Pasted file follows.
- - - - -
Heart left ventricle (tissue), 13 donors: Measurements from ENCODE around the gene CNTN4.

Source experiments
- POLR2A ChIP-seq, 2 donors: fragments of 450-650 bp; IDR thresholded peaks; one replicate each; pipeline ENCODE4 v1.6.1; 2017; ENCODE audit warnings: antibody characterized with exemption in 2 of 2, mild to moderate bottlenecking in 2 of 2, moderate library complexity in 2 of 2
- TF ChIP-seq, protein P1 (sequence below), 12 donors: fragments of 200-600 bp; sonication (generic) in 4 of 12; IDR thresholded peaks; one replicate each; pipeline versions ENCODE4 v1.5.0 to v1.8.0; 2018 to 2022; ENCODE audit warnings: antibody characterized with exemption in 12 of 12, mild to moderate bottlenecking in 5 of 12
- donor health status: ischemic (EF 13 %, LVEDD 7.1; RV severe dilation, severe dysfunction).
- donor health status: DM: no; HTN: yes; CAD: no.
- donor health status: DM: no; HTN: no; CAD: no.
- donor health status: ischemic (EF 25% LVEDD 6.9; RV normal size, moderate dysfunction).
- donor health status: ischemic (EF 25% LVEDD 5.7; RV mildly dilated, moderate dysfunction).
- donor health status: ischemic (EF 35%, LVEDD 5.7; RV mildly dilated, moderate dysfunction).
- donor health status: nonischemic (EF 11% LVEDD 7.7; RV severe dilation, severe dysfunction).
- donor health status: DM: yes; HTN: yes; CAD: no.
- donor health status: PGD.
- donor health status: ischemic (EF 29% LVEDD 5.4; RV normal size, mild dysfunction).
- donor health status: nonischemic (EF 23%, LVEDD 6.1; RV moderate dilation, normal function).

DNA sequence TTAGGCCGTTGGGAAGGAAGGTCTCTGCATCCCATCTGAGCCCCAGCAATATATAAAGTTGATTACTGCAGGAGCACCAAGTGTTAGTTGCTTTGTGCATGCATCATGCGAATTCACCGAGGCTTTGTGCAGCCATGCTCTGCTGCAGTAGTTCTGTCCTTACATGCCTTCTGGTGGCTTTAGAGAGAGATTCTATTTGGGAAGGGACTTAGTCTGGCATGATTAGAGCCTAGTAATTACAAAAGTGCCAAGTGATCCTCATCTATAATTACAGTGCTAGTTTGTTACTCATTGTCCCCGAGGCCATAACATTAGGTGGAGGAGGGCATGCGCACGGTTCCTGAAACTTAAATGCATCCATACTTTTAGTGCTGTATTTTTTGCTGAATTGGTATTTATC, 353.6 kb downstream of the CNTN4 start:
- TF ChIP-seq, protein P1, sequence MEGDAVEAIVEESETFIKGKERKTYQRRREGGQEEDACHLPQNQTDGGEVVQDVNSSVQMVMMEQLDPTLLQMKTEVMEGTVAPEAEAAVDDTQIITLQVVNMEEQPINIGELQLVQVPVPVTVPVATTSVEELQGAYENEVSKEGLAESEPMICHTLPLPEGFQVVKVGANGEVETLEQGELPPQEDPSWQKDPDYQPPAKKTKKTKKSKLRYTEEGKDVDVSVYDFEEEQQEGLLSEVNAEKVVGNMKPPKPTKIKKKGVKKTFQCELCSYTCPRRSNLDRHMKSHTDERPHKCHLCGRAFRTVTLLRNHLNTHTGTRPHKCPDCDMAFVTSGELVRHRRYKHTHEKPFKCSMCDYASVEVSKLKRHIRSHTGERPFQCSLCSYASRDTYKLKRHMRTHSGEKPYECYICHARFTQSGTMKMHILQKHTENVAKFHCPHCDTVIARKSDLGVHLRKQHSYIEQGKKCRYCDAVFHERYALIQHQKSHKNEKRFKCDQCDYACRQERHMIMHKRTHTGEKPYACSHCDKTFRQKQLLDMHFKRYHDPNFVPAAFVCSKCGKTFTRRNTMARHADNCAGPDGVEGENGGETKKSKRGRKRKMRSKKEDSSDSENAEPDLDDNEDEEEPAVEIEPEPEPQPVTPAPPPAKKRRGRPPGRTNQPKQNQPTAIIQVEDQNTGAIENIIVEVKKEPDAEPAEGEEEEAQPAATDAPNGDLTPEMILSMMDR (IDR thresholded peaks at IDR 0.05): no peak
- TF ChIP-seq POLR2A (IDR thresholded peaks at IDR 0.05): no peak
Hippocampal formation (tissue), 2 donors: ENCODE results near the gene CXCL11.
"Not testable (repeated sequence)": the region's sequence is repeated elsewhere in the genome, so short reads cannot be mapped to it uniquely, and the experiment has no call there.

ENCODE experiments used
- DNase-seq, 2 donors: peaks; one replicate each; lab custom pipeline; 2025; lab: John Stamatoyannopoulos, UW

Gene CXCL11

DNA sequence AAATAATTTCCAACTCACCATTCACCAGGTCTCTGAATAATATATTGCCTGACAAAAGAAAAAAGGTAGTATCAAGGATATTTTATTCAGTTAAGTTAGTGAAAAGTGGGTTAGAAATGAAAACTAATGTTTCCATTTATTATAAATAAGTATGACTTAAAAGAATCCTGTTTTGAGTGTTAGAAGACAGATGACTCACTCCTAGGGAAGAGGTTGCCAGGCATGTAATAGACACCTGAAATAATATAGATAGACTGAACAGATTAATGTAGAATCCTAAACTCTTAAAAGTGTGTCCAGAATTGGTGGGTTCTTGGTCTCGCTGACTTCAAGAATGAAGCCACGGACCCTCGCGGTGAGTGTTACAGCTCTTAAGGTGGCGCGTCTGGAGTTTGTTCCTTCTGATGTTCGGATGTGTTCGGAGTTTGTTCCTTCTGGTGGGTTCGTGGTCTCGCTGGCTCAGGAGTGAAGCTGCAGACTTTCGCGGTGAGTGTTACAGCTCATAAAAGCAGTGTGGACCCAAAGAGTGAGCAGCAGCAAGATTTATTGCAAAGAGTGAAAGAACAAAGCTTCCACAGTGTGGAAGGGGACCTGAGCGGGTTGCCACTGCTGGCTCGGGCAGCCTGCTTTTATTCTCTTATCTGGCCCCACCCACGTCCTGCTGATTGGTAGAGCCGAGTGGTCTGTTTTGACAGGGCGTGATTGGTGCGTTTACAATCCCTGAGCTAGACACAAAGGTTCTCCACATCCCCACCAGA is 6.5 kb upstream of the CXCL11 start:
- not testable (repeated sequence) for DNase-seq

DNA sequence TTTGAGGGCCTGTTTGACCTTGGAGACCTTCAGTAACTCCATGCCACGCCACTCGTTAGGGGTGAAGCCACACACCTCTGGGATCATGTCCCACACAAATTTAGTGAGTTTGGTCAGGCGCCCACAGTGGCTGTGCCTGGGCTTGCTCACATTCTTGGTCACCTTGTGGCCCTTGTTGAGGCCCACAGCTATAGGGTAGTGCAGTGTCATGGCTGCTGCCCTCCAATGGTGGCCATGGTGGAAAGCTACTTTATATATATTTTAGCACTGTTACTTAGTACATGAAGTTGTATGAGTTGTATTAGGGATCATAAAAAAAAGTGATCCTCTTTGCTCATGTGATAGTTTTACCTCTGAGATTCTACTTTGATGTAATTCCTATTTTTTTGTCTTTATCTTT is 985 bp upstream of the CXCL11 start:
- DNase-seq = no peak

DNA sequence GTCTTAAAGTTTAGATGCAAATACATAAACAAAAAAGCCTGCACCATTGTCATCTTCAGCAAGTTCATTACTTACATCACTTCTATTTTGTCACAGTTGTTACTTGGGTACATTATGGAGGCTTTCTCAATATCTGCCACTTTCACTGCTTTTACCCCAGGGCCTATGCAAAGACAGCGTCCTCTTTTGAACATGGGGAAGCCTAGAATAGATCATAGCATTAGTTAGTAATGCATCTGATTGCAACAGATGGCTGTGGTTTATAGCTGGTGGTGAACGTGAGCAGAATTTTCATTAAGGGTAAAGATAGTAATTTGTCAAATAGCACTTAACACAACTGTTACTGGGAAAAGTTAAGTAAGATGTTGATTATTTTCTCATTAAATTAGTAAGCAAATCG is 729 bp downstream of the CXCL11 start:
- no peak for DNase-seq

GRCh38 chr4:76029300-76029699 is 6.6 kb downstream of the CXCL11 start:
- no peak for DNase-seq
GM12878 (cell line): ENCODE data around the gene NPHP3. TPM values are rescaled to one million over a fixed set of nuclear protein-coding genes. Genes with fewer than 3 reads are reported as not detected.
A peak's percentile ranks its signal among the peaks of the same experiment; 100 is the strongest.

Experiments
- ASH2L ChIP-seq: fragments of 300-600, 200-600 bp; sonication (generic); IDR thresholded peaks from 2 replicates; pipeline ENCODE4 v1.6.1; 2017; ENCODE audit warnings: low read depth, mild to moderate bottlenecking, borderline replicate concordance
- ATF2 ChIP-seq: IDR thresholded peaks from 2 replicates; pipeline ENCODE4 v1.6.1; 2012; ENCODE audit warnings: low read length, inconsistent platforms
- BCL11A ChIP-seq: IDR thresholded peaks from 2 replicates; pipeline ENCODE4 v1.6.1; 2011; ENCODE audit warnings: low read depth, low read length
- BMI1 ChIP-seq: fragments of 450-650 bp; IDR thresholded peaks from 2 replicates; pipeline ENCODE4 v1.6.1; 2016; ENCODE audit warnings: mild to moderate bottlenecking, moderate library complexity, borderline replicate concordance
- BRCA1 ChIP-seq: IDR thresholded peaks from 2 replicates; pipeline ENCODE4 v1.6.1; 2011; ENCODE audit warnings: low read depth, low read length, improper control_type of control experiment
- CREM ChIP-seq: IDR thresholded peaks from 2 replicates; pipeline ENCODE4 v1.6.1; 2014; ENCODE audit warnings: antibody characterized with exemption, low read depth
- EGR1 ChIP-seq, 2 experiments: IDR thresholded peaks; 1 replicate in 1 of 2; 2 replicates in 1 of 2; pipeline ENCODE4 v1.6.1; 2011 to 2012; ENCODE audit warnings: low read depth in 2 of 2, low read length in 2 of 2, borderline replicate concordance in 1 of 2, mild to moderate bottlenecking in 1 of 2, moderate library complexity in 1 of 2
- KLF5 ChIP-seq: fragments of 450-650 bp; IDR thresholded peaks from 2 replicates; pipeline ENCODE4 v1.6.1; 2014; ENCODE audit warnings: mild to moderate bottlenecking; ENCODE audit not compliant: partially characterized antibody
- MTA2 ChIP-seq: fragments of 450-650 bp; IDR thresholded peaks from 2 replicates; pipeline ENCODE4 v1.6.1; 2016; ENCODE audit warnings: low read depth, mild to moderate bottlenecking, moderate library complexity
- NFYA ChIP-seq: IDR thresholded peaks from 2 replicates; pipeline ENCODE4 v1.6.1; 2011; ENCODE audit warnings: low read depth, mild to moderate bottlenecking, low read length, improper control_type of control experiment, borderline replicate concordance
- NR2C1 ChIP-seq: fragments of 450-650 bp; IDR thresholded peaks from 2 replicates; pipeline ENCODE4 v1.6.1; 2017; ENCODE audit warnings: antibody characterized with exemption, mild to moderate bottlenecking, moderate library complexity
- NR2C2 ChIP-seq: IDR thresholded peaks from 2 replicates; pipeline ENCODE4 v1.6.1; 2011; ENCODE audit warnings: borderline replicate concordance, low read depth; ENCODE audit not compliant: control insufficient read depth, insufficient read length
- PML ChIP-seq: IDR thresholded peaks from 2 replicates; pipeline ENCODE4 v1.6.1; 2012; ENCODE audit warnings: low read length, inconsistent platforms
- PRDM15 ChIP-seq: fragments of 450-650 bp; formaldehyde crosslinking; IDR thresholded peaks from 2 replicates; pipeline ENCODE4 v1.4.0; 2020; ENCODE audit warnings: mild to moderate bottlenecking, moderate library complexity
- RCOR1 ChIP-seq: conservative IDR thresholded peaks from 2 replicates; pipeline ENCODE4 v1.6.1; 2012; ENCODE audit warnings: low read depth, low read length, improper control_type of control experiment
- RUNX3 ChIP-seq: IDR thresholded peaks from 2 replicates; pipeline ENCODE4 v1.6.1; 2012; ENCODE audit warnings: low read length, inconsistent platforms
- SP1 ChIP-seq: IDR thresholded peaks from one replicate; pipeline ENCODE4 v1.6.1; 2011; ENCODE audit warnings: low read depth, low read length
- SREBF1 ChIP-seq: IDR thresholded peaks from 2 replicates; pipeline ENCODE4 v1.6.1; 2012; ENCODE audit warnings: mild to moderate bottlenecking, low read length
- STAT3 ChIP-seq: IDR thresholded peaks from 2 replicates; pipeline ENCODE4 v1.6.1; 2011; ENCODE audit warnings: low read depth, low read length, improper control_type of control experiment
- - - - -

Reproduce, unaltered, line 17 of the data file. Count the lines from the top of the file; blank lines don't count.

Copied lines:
- TF ChIP-seq, protein P1, sequence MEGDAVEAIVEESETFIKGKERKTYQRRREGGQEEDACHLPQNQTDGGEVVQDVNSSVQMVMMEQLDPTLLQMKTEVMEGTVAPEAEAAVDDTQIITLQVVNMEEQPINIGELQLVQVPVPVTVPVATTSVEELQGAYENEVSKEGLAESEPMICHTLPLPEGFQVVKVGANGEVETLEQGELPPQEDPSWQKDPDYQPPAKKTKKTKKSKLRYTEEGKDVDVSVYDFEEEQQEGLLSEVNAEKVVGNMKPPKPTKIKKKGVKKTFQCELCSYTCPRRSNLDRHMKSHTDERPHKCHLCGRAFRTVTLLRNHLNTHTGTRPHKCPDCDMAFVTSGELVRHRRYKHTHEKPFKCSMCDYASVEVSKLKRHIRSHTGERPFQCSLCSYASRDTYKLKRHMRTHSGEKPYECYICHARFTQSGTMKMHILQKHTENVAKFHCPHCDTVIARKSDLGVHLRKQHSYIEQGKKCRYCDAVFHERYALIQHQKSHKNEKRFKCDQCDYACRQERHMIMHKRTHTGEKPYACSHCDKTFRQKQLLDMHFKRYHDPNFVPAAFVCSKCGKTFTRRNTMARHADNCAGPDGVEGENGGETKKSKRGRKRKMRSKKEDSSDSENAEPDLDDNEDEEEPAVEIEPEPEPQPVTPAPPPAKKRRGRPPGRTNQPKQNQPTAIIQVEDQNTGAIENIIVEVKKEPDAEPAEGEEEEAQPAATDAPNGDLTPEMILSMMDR (IDR thresholded peaks at IDR 0.05): no peak